Editor's Note: Herb Greenberg's column runs exclusively on RealMoney.com; this is a special free look at his column. For a free trial subscription to RealMoney.com, click here. This article was published May 9, 2002 on RealMoney.
I said something at our hedge fund conference in Miami last week, right there in front of 100 people, that I've never before put in print: If I ever run into Howard Schultz of
, I'll tell him I was wrong, over the years, to have written negative commentary about his company.
Not that I didn't have my reasons: Starbucks, from time to time,
like an accident waiting to happen.
In its early years, the knock on Starbucks was that it would suffer from the
syndrome: Just as the frozen yogurt company got smacked by competition (as yogurt stands sprouted on every block), the same would surely happen to coffee. But it didn't.
Then came the valuation worry: Starbucks was simply the most expensive company in the restaurant industry.
Finally, there was the spreading-itself-too-thin theory: that as Starbucks expanded its brand into supermarkets, it would sacrifice margins for shelf space.
Reality, regardless of whether you like its coffee: Starbucks created a super brand that didn't really seem to cannibalize itself as stores percolated blocks from one another. Consumers actually sought out the predictability of its brand. It became a sure-bet coffee away from home.
Valuation was irrelevant because it really isn't a restaurant in the
restaurant sense and the company kept executing and kept coming up with something new to counter one or two bad months or quarters. And when something didn't work (such as its short-lived foray into the Internet space), Starbucks was quick to cut its losses.
As for low margins from grocery store distribution: Who cares? Last time I looked they seem to be getting more shelf space, not less.
Lesson learned: Unless there are serious accounting problems that don't get caught and fixed, a strong brand is a strong brand is a strong brand. Even strong brands
eventually hit the wall, as some skeptics think Starbucks will do sooner rather than later. Of course, they've been thinking that for 10 years and eventually the skeptics will be right. It's just that surely there must be easier ways to make a buck (or write a tension-filled column) than betting against a strong brand, especially a well-executed brand with growth staring it in the face, run by a passionate and talented manager, as was the case with Starbucks.
Donning the Dunce Cap
All of this is a long-winded way to say: I've removed the "incomplete" I gave myself for raising questions about
, and instead given myself, my sources and my column failing marks. (Just as Cramer used to have his analysts tape the names of losing stocks on post-its to their foreheads -- really, he claims that when he was at his maniacal worst he did that! -- I'm sitting here wearing a dunce cap.)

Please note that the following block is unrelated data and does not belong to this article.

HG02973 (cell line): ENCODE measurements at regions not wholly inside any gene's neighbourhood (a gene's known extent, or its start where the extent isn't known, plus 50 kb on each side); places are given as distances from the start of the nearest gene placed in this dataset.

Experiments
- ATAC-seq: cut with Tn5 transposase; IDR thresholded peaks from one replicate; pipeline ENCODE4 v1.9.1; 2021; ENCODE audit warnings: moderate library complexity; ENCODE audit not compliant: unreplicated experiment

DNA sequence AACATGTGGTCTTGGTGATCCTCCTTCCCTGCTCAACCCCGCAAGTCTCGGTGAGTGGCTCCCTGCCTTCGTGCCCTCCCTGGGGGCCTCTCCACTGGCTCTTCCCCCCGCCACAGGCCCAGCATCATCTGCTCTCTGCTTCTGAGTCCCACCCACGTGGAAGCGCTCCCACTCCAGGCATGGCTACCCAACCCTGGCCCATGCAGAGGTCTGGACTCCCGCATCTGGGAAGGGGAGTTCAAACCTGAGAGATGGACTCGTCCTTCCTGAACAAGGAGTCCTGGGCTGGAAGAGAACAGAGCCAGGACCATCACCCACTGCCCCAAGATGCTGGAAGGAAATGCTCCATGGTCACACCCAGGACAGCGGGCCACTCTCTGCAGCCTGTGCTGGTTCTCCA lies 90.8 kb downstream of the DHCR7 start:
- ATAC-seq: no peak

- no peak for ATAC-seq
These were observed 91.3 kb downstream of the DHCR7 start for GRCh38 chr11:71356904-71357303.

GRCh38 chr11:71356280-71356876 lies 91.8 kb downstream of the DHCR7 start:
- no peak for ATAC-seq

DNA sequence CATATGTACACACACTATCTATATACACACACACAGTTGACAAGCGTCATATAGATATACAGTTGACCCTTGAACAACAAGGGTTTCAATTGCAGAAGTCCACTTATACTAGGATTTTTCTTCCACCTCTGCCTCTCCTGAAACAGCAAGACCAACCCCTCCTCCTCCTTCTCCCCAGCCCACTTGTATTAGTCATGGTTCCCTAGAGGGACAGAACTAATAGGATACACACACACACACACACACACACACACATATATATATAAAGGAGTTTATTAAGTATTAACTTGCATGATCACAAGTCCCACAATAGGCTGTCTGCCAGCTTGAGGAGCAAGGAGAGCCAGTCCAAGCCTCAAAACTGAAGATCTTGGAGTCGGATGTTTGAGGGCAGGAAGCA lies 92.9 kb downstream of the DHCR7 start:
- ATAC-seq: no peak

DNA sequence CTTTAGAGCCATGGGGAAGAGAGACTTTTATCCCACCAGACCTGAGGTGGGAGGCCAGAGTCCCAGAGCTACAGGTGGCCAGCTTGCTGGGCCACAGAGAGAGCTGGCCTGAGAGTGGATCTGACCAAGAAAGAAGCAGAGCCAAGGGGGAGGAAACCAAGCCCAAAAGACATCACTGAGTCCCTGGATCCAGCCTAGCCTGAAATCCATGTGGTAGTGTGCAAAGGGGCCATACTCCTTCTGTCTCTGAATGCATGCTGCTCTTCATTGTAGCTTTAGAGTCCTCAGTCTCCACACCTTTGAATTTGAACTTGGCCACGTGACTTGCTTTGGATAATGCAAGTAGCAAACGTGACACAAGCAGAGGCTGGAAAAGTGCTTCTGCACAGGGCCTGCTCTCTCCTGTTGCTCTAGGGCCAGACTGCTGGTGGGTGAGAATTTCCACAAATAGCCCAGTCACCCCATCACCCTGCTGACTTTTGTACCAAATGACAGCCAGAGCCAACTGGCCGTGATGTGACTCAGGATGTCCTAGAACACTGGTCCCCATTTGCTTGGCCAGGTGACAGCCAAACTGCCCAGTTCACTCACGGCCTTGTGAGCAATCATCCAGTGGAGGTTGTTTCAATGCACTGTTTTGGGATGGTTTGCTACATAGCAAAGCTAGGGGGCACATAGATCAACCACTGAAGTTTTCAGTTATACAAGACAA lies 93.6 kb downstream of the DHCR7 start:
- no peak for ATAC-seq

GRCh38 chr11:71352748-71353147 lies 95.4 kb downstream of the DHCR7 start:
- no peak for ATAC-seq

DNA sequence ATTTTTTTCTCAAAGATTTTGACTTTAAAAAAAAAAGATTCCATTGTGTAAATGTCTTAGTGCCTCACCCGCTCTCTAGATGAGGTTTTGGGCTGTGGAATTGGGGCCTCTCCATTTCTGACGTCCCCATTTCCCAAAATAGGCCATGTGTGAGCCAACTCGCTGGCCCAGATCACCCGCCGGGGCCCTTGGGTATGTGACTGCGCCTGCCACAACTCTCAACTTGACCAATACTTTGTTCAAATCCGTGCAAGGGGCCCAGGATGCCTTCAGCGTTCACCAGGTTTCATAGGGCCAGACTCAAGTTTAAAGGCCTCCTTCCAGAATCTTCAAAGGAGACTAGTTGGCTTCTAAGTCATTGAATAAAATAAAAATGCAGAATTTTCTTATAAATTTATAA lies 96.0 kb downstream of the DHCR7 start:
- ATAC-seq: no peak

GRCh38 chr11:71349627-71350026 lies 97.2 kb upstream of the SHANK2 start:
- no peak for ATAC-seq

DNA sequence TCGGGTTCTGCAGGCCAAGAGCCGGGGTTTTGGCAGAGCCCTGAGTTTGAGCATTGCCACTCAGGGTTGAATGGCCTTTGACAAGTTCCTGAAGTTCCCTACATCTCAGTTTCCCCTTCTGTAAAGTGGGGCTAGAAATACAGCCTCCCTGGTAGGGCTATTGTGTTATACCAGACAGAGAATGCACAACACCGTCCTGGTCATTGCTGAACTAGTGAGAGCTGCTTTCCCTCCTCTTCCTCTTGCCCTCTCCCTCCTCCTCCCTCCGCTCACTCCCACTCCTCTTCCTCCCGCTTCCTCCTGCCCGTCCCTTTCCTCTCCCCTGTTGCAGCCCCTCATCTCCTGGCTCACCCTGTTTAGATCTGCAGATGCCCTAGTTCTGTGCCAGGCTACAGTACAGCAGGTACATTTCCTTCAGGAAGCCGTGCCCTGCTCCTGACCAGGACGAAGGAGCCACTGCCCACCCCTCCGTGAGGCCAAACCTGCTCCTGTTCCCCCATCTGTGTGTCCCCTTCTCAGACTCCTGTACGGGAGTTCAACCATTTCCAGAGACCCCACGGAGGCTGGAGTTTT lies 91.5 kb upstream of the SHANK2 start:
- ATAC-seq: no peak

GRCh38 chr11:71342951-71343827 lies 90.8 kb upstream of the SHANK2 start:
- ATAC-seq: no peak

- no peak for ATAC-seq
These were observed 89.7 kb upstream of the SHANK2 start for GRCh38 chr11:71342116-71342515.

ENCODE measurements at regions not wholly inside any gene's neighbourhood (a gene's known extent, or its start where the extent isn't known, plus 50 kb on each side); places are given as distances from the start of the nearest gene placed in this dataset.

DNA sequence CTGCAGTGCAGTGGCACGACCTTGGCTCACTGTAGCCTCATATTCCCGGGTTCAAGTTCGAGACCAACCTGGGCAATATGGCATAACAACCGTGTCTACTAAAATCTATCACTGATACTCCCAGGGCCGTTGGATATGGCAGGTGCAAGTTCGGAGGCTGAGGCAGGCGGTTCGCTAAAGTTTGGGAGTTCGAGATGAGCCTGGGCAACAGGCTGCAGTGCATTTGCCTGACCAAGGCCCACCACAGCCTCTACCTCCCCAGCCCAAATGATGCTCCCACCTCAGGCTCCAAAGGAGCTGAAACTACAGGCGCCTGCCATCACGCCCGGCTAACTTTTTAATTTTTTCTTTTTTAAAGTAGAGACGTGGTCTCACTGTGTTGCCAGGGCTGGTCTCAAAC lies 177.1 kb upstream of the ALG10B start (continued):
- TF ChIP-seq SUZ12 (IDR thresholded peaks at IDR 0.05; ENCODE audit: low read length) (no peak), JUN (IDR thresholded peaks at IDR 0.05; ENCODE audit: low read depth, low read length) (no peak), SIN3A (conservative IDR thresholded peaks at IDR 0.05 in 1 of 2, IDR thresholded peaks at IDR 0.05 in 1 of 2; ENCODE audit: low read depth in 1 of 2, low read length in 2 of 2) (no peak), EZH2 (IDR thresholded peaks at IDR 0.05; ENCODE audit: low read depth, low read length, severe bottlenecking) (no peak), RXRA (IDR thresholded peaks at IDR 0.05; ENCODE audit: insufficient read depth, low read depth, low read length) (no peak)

While Whole Foods had its earnings quality issues a while back, and while it has had a series of key management defections, and while I've wondered whether in light of those defections the company could execute on an ambitious expansion program, truth is: People like shopping there and comp store sales aren't going down.
Is the stock cheap? Is it expensive? That's for you to decide, but the bear story has never been borne out. (I keep hearing my buddy Jeff Matthews telling me that stocks aren't a religion. Well, no, maybe they aren't, Jeff, but some stocks are good stories! And this one
and at some point may be again.)
Furthermore, high and steady stock prices give companies like Whole Foods the ability to self-finance future growth, which will continue to fuel earnings and revenue growth unless they royally screw up. You could say the same for restaurant stocks like
, though both are at ridiculously high valuations. (And this note: P.F. Chang's is far less self-promoting than Panera, which had the audacity to say that a recent stock split is "another indication of our confidence in our future results." But splits have
to do with results!)
Life is a series of lessons, and the final lesson is not to waste time or energy questioning good brands, especially those early in their life cycles. It's a lesson I'm bound to forget; make sure to remind me when I do.
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Herb Greenberg writes daily for TheStreet.com. In keeping with TSC's editorial policy, he doesn't own or short individual stocks, though he owns stock in TheStreet.com. He also doesn't invest in hedge funds or other private investment partnerships. He welcomes your feedback and invites you to send any to
Herb Greenberg. Greenberg also writes a monthly column for Fortune.
Brian Harris assisted with the reporting of this column.